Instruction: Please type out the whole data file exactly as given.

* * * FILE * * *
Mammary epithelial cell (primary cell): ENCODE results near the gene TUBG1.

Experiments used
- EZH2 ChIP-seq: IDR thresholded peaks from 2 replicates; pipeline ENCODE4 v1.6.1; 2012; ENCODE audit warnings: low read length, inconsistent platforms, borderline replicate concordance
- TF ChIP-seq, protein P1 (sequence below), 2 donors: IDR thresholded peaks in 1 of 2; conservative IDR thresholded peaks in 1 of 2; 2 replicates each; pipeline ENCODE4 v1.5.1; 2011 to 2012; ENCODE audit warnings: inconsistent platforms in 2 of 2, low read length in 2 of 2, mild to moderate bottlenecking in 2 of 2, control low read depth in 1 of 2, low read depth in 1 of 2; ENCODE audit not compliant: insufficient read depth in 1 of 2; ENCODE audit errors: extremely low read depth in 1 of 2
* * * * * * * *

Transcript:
Mammary epithelial cell (primary cell): ENCODE results near the gene TUBG1.

Experiments used
- EZH2 ChIP-seq: IDR thresholded peaks from 2 replicates; pipeline ENCODE4 v1.6.1; 2012; ENCODE audit warnings: low read length, inconsistent platforms, borderline replicate concordance
- TF ChIP-seq, protein P1 (sequence below), 2 donors: IDR thresholded peaks in 1 of 2; conservative IDR thresholded peaks in 1 of 2; 2 replicates each; pipeline ENCODE4 v1.5.1; 2011 to 2012; ENCODE audit warnings: inconsistent platforms in 2 of 2, low read length in 2 of 2, mild to moderate bottlenecking in 2 of 2, control low read depth in 1 of 2, low read depth in 1 of 2; ENCODE audit not compliant: insufficient read depth in 1 of 2; ENCODE audit errors: extremely low read depth in 1 of 2